If a child is born before 32 weeks there is a good chance that they will have some degree of breathing problems. At 32 week the lungs finish fully developing, so if a child is born before the 32 week mark doctors and nurses will be more observant and thorough when listening to the respiratory system and giving the child its first “check-up”.
Some problems are due to the fact that the child’s lungs are not properly functioning. If that is the case the child will be place on oxygen, either by oxygen mask or ventilation/intubation. In some cases a child just need a little extra help until the lungs are strong enough to pump oxygen throughout the body on its own. But in other cases there can be a much more significant problem.
One of the common causes for breathing/lung issues is the lack of surfactant in the lungs leading to respiratory distress syndrome. Surfactant is a natural substance the body produces that coats and lines the lungs to allow them to expand and contract properly. If a child lacks this substance within the lungs they may appear blue from the lack of oxygen that they are receiving. A doctor is able to diagnose this by blood oxygen levels and chest x-rays. Once diagnosed doctors can properly treat the child so that no damage is done to the child’s overall health. The child will be put on oxygen, most likely through a ventilator to properly oxygenate the body. Doctors may also be able to give a treatment in which surfactant is give thought the windpipe to provide the surfactants that is missing. If left untreated it can cause brain damage or even death.
Some pre-mature babies can also develop what is called an apnea. An apnea is when someone momentarily stops breathing. Apneas can be cause by underdevelopment of the CNS (central nervous system) which includes the brain and spinal cord. The brain and spinal cord are responsible for controlling breathing and lung function. If a child is born before the CNS has fully developed (which happens around week 25) and the CNS is communicating with all major organ, such as the lungs, breathing complications such as apneas may occur. If an infant or premature baby stops breathing for 15-25 seconds in their sleep several times. This shouldn’t be confused with periodic breathing in which a child stops breathing for a few (less than 10) second, followed by sudden and rapid breaths.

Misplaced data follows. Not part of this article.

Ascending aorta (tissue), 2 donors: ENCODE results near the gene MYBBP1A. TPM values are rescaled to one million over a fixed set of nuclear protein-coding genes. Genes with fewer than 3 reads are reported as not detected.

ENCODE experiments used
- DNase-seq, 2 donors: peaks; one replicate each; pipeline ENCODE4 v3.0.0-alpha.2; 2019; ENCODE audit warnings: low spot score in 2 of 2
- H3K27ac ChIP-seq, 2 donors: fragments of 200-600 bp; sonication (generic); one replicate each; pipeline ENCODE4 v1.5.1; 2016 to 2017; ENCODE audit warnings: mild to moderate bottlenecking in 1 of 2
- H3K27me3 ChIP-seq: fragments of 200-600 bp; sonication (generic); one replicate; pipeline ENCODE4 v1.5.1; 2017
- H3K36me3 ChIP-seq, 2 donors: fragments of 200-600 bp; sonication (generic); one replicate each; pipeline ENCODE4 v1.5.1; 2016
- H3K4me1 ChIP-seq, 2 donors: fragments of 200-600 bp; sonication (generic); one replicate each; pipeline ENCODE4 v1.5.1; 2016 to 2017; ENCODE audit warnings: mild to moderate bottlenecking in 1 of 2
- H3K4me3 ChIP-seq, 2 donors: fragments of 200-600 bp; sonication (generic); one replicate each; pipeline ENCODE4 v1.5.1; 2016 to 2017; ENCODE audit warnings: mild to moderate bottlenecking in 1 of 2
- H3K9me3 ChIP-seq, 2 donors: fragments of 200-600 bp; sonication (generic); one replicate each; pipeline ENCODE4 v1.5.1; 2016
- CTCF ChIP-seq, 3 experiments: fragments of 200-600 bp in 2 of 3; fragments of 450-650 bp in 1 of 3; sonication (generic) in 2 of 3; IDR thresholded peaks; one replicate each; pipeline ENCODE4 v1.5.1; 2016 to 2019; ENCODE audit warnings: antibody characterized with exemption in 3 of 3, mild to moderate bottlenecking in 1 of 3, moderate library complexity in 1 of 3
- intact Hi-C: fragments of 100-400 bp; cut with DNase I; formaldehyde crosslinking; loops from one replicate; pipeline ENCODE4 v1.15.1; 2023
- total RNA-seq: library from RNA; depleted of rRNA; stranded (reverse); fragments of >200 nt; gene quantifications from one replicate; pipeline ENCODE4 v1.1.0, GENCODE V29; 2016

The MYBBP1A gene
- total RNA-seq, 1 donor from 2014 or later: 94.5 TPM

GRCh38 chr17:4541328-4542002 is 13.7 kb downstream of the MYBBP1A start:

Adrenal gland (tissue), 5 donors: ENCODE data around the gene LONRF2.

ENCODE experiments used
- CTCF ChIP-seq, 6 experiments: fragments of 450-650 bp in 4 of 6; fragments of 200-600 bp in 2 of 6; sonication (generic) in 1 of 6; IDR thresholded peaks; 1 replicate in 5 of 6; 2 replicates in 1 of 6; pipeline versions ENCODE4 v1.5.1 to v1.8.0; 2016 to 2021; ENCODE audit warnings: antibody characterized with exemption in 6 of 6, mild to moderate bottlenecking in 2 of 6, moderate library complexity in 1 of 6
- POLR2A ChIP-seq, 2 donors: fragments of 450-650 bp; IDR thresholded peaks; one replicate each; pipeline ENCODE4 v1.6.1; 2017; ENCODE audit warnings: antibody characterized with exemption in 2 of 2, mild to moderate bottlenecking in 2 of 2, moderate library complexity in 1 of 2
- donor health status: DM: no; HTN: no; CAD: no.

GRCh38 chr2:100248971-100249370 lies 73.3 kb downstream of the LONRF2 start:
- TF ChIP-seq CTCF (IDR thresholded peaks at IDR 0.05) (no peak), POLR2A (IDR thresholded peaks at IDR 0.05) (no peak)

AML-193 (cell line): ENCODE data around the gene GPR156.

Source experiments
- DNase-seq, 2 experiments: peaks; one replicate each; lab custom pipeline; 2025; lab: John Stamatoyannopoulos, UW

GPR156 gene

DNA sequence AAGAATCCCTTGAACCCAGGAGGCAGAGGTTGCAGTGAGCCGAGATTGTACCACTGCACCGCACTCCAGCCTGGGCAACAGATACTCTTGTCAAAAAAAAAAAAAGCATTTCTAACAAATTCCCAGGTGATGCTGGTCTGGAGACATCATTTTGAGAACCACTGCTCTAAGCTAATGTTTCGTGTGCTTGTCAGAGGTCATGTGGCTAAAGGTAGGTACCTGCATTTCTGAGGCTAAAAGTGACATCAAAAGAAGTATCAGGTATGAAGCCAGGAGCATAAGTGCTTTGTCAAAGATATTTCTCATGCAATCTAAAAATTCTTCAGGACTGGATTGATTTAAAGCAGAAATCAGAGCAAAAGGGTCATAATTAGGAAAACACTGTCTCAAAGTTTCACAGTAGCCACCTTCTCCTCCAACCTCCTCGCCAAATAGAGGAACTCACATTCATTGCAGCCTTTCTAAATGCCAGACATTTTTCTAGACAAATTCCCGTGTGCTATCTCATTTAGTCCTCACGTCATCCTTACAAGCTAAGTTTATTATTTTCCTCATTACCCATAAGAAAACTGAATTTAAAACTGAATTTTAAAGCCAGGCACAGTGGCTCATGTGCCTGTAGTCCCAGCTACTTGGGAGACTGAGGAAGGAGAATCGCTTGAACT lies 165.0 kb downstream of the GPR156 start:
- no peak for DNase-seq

A pre-mature babies may also be born with or develop a breathing condition called bronchopulmonary dysplasia, more commonly known as chronic lung disease. Bronchopulmonary dysplasia (BPD) is the abnormal development of the lung tissue, and is characterizes by inflammation and scaring of the lungs. It is most common for pre-mature babies born before week 32 to develop chronic lung disease, this is because the lungs are not fully developed. Most children will recover fully from BPD, very few have life long effects. Bronchopulmonary dysplasia requires serious intensive medical care. There is no treatment that can be give to cure BPD, doctors will provide treatment to help with symptoms and assist the child in recovering. Children will naturally overcome BPD overtime as the lungs develop more. In most cases the child will be put on ventilation, either jet ventilation or intubation, and give medication such as albuterol or other bronchodilators and diuretics, they may also receive small doses of steroids to help strengthen the lungs.
These are some of the most common complications when it comes to breathing of a pre-mature child. But there are many more that may arise. If a child presents breathing problems at the time of birth or short after a team of doctors will diagnose and treat to give the child the best chance of life.